Sullen Sul"len, a. [OE. solein, solain, lonely, sullen; through Old French fr. (assumed) LL. solanus solitary, fr. L. solus alone. See {Sole}, a.] 1. Lonely; solitary; desolate. [Obs.] --Wyclif (Job iii. 14). [1913 Webster]

2. Gloomy; dismal; foreboding. --Milton. [1913 Webster]

Solemn hymns so sullen dirges change. --Shak. [1913 Webster]

3. Mischievous; malignant; unpropitious. [1913 Webster]

Such sullen planets at my birth did shine. --Dryden. [1913 Webster]

4. Gloomily angry and silent; cross; sour; affected with ill humor; morose. [1913 Webster]

And sullen I forsook the imperfect feast. --Prior. [1913 Webster]

5. Obstinate; intractable. [1913 Webster]

Things are as sullen as we are. --Tillotson. [1913 Webster]

6. Heavy; dull; sluggish. ``The larger stream was placid, and even sullen, in its course.'' --Sir W. Scott. [1913 Webster]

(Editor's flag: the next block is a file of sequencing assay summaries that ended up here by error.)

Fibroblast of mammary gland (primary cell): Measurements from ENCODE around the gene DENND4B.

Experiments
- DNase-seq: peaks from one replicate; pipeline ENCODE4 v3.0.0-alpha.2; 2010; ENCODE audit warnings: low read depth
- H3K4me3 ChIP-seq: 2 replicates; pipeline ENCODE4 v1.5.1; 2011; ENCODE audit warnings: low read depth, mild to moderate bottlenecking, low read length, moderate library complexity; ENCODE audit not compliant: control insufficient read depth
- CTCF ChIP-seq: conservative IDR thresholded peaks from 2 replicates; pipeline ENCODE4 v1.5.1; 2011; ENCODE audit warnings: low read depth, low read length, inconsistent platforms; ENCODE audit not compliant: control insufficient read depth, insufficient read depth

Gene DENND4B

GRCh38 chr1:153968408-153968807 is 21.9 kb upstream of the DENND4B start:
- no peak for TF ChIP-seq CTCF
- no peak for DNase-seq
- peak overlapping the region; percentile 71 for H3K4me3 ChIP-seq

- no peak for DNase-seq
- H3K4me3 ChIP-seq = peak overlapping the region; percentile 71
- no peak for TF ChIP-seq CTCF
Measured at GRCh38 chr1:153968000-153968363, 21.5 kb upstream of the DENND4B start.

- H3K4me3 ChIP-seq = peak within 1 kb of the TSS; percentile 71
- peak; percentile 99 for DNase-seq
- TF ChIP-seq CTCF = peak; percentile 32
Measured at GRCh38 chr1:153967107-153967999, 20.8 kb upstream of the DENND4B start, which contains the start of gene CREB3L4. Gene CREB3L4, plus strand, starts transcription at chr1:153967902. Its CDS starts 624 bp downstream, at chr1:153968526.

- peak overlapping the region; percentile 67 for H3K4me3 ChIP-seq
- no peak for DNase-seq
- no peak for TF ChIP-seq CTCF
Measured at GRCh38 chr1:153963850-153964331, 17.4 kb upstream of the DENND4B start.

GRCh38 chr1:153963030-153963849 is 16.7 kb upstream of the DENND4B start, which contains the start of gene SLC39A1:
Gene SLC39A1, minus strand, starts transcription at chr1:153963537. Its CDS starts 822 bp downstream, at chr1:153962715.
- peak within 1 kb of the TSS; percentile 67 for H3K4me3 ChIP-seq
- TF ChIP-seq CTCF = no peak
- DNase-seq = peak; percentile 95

Syn: Sulky; sour; cross; ill-natured; morose; peevish; fretful; ill-humored; petulant; gloomy; malign; intractable.

Usage: {Sullen}, {Sulky}. Both sullen and sulky show themselves in the demeanor. Sullenness seems to be an habitual sulkiness, and sulkiness a temporary sullenness. The former may be an innate disposition; the latter, a disposition occasioned by recent injury. Thus we are in a sullen mood, and in a sulky fit. [1913 Webster]

No cheerful breeze this sullen region knows; The dreaded east is all the wind that blows. --Pope. [1913 Webster] -- {Sul"len*ly}, adv. -- {Sul"len*ness}, n. [1913 Webster]

The Collaborative International Dictionary of English. 2000.